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Robert CASADESUS (1899-1972)
Symphony No.1 Op.19 (1934-35) [26:56]
Symphony No.5 Op.60 “sur le nom de Haydn” (1959-60) [20:00]
Symphony No.7 Op.68 “Israel” (1967-70) [16:57]
Natasha Jouhl (soprano); Alexandra Gibson (mezzo); Mark Wilde (tenor); Michael Druiett (bass)
Gateshead Children’s Choir; Northern Sinfonia Chorus
Northern Sinfonia/Howard Shelley
Rec. Jubilee Hall, Gosforth, Newcastle, October 2003
CHANDOS CHAN 10263 [64:13]


That Casadesus was also a composer won’t come as a surprise to most people by now. We’ve had performances of his chamber works, amongst other things, and now we have premiere recordings of three symphonies, ones that span his compositional life.

The First was written between 1934 and 1935. It’s by some way the longest of the three and from the sound of it owes a substantial part of its inheritance to the influence of Roussel. It has a sure sense of movement, a fine array of wind colours – some most delightfully fulsome in their melodic generosity – and a sure command of orchestral procedures. The slow movement is probably the most attractive of the four. Its transparency and gauze-like sense of innocence and gentleness are idiomatically conveyed by Shelley and the Northern Sinfonia. Dynamics here register with often thrilling depth – so quiet and finely spun – even though on a strictly thematic basis the themes themselves are not especially distinctive. But Casadesus certainly knew how to distil atmosphere. The scherzo wears a rather aristocratic Gallic mien, its central tranquillo section recalling the Lento with great precision. This leads on to the lissom Allegretto ending, almost deliberately anti-heroic in its unhurried, treading water sort of way. A curious symphony really, structurally speaking, and not necessarily successful – but captivating in parts.

A quarter of a century later he wrote his Fifth Symphony “sur le nom de Haydn” though there’s nothing especially Haydnesque about it. The annotator says that the dedicatory nature of the work shows Casadesus’s willingness in general to promote composers whose music was seldom performed in the early part of the twentieth century. I’m not sure that particularly applied in 1959, if indeed it did earlier to an extent greater than other major composers. Perhaps Casadesus was also remembering those piano works dedicated to Haydn so much earlier in the century – the theme resembles Ravel’s Minuet sur le nom d'Haydn. Whatever the motivation may have been the Fifth is rather lacklustre and lacks those qualities of illuminating idiosyncrasy that elevated the First Symphony. The wind writing is once again a strong feature as is the spontaneous and lissom writing in the rather giocoso finale – it’s actually a Presto spirituoso.  But in terms of influence Casadesus seems to have been listening to Hindemith and the Frenchman’s ideas do seem rather foursquare.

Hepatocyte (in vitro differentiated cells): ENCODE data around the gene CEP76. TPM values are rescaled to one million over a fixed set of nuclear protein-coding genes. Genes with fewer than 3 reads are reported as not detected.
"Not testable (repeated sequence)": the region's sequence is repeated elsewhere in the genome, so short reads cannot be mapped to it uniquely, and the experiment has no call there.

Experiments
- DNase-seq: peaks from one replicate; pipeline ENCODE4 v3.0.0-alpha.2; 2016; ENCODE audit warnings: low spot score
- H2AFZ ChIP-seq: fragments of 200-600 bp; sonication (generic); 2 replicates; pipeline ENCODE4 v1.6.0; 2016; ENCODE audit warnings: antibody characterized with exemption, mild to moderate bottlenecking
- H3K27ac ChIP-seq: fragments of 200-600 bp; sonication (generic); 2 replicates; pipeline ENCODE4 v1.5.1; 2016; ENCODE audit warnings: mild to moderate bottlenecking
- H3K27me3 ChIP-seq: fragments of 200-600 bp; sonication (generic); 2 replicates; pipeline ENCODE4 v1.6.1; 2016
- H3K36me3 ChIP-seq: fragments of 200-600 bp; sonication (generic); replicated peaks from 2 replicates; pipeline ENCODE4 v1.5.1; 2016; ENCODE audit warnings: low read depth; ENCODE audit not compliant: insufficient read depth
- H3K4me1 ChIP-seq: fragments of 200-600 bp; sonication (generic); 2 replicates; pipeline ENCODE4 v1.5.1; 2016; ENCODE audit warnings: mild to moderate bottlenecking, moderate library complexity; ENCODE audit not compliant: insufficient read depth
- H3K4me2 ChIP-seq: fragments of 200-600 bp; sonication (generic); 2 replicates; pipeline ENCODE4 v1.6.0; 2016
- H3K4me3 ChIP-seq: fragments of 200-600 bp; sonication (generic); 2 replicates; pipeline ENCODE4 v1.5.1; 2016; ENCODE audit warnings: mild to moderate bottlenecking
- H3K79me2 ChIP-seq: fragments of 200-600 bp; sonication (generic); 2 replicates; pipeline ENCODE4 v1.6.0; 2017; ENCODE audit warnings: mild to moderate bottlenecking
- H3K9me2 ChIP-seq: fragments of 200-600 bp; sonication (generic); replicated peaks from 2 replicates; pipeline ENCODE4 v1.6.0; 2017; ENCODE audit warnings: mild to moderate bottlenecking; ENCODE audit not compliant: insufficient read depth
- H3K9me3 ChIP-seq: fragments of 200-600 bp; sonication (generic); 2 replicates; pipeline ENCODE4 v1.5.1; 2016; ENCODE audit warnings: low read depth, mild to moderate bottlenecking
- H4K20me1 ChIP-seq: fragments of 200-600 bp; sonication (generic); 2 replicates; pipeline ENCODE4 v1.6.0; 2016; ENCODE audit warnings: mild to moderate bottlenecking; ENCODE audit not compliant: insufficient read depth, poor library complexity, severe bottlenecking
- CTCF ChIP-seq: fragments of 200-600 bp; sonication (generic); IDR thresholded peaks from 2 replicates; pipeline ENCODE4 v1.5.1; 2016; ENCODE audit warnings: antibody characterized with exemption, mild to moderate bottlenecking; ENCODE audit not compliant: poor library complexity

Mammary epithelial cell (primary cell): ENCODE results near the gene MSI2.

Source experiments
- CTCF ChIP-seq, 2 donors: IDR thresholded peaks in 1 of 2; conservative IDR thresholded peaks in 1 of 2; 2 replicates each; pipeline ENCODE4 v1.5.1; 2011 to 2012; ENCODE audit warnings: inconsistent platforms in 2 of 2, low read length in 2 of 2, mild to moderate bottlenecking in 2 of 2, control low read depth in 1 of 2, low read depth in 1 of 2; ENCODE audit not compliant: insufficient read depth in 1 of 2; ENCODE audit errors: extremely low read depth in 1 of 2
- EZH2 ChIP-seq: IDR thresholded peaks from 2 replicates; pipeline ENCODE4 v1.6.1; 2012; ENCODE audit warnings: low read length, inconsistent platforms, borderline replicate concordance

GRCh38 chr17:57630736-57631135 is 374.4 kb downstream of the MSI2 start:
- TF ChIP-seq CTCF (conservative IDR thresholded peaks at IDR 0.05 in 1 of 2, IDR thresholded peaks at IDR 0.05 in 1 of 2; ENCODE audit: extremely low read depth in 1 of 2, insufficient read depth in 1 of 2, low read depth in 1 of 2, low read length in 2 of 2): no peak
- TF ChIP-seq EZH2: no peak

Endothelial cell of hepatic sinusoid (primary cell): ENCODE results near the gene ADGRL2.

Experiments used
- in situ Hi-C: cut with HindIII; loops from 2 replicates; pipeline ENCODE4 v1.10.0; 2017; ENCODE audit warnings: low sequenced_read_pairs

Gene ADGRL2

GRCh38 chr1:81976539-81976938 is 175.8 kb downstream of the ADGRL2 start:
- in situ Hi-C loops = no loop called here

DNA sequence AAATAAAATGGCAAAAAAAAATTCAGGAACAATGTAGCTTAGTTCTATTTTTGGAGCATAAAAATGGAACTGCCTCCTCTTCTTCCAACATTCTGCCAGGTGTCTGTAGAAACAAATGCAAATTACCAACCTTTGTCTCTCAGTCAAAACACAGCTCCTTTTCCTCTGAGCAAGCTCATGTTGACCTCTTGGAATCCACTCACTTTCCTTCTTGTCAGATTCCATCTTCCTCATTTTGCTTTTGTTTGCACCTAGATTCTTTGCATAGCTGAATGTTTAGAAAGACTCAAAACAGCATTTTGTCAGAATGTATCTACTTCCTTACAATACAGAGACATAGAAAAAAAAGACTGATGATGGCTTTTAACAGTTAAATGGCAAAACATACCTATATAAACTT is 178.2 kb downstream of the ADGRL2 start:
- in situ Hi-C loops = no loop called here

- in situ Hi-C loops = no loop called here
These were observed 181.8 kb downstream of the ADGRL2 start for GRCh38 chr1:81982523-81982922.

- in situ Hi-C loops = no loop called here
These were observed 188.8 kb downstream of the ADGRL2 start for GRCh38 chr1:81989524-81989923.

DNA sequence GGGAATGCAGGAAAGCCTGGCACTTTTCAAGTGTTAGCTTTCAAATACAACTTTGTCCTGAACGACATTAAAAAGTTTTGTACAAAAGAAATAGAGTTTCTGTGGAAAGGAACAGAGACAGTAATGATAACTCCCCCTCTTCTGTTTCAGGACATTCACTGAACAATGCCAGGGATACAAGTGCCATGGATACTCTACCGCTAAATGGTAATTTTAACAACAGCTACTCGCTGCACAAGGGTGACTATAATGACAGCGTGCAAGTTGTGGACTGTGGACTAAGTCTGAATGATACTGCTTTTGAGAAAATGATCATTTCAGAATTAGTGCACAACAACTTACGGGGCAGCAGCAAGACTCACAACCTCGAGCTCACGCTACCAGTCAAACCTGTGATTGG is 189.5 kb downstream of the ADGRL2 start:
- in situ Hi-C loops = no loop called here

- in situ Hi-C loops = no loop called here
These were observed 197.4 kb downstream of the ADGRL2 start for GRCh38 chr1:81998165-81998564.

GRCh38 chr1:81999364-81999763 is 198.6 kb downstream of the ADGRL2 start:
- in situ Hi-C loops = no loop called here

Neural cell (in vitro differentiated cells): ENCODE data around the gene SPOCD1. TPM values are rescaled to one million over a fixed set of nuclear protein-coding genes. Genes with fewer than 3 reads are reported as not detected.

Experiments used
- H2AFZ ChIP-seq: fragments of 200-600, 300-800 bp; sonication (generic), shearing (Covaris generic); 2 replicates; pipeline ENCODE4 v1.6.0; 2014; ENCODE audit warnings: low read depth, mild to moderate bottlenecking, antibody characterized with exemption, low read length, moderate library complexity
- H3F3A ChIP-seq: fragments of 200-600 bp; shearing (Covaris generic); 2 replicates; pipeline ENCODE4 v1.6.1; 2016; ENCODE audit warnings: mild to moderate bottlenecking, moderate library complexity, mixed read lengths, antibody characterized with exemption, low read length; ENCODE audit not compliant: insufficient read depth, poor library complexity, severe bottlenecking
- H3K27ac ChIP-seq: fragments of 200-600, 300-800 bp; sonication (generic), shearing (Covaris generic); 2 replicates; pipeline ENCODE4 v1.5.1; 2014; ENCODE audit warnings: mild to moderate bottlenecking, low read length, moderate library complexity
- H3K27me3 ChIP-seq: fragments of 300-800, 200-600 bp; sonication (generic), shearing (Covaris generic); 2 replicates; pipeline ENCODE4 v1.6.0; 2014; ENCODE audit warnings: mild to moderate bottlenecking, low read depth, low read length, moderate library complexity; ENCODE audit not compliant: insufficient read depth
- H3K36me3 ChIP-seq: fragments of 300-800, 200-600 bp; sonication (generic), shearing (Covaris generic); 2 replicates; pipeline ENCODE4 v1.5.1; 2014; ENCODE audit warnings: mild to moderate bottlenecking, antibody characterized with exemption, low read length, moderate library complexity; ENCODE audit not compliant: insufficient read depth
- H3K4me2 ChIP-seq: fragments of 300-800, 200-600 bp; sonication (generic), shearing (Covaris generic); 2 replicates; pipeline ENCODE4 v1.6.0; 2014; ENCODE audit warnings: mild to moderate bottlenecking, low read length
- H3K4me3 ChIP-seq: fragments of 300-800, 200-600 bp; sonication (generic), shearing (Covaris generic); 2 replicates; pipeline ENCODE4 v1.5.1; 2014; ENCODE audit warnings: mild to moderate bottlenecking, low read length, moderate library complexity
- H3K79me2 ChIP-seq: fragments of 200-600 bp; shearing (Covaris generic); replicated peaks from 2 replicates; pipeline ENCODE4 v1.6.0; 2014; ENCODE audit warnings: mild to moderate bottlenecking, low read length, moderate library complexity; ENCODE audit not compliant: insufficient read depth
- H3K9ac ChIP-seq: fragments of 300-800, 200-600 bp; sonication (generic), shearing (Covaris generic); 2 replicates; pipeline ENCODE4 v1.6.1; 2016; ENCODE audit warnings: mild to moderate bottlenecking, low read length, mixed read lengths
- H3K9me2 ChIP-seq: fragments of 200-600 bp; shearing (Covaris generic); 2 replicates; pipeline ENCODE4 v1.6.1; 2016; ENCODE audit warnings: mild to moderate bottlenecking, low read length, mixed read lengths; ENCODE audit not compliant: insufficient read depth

The Seventh Symphony was his last completed composition and written at the time of the Six Day’s War. It was dedicated to George Szell. It includes solo voices and a chorus for whom he writes melismas, and wordless lines. The tone is reverential and penitential, moving onwards from the first movement’s affirmative tread. The central movement uses two solo voices, beneficent and calming, with a children’s choir adding innocence and hope in their slowly ascending and descending lines. The finale brings back the full chorus and some brass for some stentorian and rather more brittle writing. But Casadesus still retains those up and down patterns, ones that give a satisfying sense of cohesiveness to this compact, odd, sixteen-minute work.  

The performances are all excellent though in truth the music is variable. I warmed to the warmth and piety of the last, late symphony but the First is the strongest of the triptych and the one you should start with.

Jonathan Woolf

see also Review by Rob Barnett



 


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